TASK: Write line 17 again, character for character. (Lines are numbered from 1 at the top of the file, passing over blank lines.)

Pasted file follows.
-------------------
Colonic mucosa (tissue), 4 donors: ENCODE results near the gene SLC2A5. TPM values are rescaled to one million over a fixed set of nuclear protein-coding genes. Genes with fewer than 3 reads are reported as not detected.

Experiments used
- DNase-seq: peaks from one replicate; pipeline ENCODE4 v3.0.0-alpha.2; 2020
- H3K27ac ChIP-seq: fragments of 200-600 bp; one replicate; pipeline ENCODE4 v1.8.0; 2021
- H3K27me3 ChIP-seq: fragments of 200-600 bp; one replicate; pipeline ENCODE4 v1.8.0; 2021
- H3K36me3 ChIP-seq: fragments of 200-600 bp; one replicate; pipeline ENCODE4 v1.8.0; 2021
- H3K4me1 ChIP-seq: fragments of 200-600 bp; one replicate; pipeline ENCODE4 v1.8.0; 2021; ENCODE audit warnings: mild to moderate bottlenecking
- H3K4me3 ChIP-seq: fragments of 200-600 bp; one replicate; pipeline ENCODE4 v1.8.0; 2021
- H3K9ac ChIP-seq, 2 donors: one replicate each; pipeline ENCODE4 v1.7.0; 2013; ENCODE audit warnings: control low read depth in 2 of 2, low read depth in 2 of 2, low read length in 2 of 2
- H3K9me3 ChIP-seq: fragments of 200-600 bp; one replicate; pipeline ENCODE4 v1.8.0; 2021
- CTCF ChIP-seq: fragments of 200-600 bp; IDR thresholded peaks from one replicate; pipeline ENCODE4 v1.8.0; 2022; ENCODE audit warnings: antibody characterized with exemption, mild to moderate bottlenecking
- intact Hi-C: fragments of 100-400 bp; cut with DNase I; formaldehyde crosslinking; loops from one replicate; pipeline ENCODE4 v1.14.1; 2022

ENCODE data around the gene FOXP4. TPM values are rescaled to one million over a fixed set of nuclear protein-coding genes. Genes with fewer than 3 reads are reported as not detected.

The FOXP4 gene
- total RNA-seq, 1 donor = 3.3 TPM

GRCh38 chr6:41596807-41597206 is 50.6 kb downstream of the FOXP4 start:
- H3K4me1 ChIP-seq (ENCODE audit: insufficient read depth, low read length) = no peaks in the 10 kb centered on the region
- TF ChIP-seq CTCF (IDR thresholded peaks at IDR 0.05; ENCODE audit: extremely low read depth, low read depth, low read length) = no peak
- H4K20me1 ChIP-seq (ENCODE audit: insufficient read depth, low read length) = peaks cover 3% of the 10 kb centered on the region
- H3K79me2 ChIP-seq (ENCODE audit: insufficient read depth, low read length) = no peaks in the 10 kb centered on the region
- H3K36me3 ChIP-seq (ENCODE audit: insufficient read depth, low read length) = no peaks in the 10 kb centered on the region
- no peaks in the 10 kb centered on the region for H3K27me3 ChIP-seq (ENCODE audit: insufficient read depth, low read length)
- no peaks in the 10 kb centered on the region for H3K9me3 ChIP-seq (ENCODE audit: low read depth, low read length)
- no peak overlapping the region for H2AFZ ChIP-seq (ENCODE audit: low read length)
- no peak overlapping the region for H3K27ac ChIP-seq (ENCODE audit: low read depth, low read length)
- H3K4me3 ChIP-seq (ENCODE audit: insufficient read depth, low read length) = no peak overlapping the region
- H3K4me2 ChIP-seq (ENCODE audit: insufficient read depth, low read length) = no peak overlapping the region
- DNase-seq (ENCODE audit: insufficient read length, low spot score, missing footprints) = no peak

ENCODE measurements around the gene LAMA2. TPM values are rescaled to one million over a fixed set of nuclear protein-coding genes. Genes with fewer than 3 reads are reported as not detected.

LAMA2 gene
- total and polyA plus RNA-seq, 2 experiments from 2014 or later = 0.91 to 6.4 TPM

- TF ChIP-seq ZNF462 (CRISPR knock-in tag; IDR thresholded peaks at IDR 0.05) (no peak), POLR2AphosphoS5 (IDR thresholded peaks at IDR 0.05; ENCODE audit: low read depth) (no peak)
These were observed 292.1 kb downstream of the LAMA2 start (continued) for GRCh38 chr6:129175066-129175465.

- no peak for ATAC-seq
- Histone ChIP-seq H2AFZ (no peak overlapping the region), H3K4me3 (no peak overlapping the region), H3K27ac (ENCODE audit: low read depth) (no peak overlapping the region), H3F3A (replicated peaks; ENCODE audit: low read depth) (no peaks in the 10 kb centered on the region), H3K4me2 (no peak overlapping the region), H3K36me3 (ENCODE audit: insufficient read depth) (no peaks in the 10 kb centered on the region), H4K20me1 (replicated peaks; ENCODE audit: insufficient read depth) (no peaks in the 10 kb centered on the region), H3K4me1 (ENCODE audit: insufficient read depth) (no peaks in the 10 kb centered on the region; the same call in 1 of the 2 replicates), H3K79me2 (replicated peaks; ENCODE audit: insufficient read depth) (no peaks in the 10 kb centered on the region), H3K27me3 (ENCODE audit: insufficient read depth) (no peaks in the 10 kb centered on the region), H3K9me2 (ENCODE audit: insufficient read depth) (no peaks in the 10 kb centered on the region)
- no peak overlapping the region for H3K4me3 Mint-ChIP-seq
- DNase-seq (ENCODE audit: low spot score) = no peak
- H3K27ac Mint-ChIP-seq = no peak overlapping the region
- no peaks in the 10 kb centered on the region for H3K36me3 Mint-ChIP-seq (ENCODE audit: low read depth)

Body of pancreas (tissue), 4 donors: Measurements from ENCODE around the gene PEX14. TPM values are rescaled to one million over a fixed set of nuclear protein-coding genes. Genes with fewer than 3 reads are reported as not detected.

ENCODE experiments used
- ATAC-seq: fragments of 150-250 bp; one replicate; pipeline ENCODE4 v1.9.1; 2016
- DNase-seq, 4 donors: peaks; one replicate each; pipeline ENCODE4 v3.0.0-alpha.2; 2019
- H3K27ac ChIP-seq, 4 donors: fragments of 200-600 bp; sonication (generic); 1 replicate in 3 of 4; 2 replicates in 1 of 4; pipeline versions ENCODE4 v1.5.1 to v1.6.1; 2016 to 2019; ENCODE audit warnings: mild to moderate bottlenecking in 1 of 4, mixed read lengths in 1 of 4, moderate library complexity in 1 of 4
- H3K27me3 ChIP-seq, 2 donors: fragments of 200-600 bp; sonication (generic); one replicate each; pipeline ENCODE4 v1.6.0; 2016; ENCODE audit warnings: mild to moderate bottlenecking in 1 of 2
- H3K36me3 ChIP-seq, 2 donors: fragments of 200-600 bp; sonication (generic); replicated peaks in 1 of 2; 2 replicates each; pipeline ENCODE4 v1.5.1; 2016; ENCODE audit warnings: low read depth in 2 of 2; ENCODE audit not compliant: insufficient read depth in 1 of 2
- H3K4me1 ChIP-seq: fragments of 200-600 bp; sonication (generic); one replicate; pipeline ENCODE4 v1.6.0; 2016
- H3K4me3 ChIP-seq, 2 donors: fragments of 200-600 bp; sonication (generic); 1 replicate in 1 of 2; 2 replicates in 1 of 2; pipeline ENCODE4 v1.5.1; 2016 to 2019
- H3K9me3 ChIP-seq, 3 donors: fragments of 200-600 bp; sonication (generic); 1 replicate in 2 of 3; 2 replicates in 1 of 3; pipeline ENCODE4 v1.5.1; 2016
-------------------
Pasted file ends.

- H3K4me1 ChIP-seq (ENCODE audit: insufficient read depth, low read length) = no peaks in the 10 kb centered on the region